McCarthy will compete with veteran Sam Darnold, whom the Vikings signed in March to a one-year contract as a potential bridge starter until their new quarterback was ready to play. In Minnesota, McCarthy will encounter what might be the best landing spot for any of the quarterbacks selected Thursday night.

The Vikings have an array of offensive weapons, from receivers Justin Jefferson to Jordan Addison. They signed running back Aaron Jones in free agency and will get tight end T.J. Hockenson back from a knee injury at some point early in the 2024 season. O'Connell is a former NFL quarterback and one of the league's top young playcallers, and new quarterback coach Josh McCown will work closely with McCarthy as well.

At 6-foot-2, 219 pounds, McCarthy was 27-1 as a starter at Michigan over the past two seasons, which included the 2023 national championship. The lone loss was in the 2022 College Football Playoff semifinals against TCU, when Michigan scored 45 points and McCarthy totaled three touchdowns.

O'Connell said he was encouraged to find a fiery competitor behind McCarthy's sunny disposition during their pre-draft talks.

"A lot of times you can make a mistake with guys that look like they're smiling and having a good time and are really successful, and misjudge what kind of competitor they are," O'Connell said. "There is a fire inside of them to be the best version of himself. He wants to win. He's won at every level he's played. ... The one thing you hear is that he was a driving force behind a lot of [Michigan's success]."

Thursday's move continues the Vikings' decades-long effort to find a high-end franchise player at the position. Since Hall of Fame quarterback Fran Tarkenton retired, the Vikings have drafted four quarterbacks in the first round: Tommy Kramer (1977), Daunte Culpepper (1999), Christian Ponder (2011) and Teddy Bridgewater (2014).

Kramer held down the position for 13 years, and Culpepper for parts of six seasons. In between, they signed Hall of Famers nearing the end of their careers, including Warren Moon (1994) and Brett Favre (2009) -- and they tried to sign Dan Marino in 2000. They've put their hopes in veterans they thought could ignite otherwise talented teams, such as Jim McMahon (1993), Randall Cunningham (1998-99), Jeff George (1999) and Gus Frerotte (2008).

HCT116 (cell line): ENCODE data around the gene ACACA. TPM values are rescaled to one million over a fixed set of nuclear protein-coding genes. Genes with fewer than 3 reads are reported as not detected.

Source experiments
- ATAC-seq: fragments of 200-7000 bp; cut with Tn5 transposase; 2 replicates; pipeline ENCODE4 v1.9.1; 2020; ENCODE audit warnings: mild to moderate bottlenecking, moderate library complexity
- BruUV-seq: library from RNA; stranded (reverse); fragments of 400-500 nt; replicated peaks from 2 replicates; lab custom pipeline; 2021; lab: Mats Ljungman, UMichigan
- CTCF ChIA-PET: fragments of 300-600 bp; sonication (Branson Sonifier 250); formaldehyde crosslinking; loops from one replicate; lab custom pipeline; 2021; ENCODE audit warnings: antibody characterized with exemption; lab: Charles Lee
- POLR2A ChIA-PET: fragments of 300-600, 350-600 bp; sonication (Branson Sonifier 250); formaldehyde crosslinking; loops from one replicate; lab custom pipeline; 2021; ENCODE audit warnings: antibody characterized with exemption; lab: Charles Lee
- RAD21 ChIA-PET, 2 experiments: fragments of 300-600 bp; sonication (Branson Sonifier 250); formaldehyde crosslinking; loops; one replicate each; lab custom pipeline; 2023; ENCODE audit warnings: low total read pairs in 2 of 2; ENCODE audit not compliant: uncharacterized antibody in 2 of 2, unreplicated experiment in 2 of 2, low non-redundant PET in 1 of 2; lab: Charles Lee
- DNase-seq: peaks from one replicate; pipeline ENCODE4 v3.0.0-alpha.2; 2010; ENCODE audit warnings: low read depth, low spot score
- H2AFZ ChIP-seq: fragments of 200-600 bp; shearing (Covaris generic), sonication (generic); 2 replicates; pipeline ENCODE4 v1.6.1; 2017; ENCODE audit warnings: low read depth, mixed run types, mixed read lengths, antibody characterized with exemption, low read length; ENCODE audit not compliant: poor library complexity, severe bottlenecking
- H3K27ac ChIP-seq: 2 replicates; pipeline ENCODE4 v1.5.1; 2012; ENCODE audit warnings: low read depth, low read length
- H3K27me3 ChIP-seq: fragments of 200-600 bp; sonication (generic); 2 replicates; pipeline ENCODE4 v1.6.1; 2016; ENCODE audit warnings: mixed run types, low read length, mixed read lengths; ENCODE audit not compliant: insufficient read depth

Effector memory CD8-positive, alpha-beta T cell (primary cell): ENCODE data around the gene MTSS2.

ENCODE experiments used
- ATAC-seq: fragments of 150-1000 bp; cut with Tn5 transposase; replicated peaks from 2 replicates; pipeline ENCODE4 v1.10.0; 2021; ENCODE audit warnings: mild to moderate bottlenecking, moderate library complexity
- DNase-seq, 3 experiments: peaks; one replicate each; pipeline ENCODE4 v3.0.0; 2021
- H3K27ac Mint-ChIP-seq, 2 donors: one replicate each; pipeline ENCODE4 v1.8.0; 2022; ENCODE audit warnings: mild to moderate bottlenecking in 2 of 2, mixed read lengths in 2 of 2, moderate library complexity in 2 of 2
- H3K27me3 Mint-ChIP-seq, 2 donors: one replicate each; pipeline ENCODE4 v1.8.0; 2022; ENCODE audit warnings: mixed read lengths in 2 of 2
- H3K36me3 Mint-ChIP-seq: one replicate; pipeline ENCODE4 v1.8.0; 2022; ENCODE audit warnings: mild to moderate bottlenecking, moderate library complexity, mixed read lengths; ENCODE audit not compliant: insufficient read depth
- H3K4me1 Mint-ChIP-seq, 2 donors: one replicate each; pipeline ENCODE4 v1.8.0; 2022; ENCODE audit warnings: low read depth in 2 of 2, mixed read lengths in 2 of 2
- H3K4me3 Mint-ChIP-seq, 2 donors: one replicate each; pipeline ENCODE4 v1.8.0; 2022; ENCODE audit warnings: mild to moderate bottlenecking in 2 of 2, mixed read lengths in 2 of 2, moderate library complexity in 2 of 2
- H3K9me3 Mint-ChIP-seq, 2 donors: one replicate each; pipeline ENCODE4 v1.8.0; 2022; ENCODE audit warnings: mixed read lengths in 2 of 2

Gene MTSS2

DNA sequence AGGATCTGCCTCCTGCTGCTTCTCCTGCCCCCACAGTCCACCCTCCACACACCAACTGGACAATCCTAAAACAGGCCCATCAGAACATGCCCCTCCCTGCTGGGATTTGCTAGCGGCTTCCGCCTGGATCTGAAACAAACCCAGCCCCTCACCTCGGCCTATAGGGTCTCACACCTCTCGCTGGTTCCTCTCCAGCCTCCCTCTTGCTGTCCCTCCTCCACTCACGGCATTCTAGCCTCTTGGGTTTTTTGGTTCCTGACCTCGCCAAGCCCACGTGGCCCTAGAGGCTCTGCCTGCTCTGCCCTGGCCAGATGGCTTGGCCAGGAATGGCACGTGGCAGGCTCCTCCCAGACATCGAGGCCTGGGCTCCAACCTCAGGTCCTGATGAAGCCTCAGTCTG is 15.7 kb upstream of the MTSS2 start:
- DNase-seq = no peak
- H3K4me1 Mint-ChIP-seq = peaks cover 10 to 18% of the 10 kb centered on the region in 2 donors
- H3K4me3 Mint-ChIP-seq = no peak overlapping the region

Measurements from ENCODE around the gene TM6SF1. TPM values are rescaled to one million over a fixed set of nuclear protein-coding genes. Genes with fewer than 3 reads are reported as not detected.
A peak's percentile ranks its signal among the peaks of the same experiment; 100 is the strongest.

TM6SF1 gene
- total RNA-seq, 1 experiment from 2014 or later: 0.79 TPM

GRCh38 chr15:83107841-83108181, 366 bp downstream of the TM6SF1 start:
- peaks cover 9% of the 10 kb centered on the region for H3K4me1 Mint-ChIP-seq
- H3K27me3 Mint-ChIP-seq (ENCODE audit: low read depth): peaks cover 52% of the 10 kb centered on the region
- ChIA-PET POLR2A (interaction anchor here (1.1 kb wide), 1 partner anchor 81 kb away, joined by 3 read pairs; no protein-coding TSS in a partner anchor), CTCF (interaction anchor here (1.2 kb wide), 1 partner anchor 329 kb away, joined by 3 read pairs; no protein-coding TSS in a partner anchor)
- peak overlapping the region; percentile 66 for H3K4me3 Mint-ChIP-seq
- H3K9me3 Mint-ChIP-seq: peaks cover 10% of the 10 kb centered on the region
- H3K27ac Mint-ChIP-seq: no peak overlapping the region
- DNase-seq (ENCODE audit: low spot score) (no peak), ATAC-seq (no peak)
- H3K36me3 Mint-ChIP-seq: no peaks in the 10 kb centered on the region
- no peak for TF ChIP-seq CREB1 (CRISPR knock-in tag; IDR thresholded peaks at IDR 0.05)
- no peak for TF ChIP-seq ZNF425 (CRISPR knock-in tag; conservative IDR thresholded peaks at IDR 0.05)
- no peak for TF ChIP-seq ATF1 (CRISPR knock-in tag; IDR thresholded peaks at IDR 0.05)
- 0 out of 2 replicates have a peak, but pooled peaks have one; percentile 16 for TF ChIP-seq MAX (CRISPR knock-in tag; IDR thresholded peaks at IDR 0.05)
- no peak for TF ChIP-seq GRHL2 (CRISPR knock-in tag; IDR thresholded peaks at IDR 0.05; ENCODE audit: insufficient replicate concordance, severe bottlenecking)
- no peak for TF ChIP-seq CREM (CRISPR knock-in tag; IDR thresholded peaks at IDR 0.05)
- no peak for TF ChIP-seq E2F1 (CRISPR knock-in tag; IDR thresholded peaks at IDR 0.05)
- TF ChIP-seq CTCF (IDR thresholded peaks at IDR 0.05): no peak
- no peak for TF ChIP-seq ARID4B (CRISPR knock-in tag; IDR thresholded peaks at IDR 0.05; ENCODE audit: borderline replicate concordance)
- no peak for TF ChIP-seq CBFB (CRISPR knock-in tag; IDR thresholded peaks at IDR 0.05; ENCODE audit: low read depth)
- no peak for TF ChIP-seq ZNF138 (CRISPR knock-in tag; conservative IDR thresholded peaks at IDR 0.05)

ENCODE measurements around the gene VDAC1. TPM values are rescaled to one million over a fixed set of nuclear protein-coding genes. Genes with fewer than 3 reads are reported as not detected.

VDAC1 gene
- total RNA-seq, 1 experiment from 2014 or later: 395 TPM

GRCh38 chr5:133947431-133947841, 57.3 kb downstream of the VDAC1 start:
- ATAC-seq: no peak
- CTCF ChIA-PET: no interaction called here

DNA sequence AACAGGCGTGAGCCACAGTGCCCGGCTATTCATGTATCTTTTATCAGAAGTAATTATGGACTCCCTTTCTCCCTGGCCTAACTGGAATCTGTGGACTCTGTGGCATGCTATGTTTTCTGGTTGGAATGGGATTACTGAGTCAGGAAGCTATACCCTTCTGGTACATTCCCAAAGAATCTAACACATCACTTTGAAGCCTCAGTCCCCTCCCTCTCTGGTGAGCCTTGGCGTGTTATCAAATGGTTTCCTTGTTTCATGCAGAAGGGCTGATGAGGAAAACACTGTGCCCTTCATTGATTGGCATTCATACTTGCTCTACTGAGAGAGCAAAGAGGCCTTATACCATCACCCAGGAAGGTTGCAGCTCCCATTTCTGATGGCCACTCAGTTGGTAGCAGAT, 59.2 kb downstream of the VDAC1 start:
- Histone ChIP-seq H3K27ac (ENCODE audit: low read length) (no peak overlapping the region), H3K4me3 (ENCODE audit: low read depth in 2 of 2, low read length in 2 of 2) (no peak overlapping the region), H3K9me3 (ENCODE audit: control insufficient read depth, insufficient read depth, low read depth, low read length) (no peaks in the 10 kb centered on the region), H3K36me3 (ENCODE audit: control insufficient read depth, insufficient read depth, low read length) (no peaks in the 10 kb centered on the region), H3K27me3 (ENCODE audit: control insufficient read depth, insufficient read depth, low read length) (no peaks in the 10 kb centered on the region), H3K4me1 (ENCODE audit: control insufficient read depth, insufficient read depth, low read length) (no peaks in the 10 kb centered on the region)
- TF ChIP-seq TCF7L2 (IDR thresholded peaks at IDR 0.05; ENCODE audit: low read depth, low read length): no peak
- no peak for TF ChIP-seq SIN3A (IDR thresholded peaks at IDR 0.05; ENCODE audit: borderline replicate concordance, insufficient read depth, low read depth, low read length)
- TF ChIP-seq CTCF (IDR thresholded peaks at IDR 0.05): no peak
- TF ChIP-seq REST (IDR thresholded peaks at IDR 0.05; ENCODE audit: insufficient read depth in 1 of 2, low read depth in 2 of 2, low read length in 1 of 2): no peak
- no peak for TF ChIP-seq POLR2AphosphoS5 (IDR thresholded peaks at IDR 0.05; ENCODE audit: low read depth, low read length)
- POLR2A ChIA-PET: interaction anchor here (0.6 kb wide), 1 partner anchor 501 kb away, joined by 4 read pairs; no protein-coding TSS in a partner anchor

Cousins represented a new approach, as the Vikings decided to pay a premium for a level of player -- a long-term starter in his prime -- who is not usually available on the free agent market. They guaranteed all of Cousins' three-year, $84 million contract, one that required two extensions and one restructuring to manage over the next six seasons. They paid him a total of $185 million over that span, compiling a 50-37-1 regular-season record.

But the Vikings won only one NFC North title during that period and went 1-2 in two playoff appearances.

As a result, during negotiations in the spring of 2023, Adofo-Mensah decided against extending the guaranteed portion of Cousins' contract beyond the 2024 season. Instead, the sides agreed to an adjustment that allowed the Vikings to lower his salary cap number and guaranteed Cousins a path to free agency in 2024 without the Vikings being able to use the franchise tag on him.

Cousins capitalized on that approach, even after tearing his right Achilles tendon in Week 8. He signed a four-year contract that fully guaranteed him $90 million over the first two seasons, and another $10 million in the third, after turning down a Vikings offer that only fully guaranteed the first season.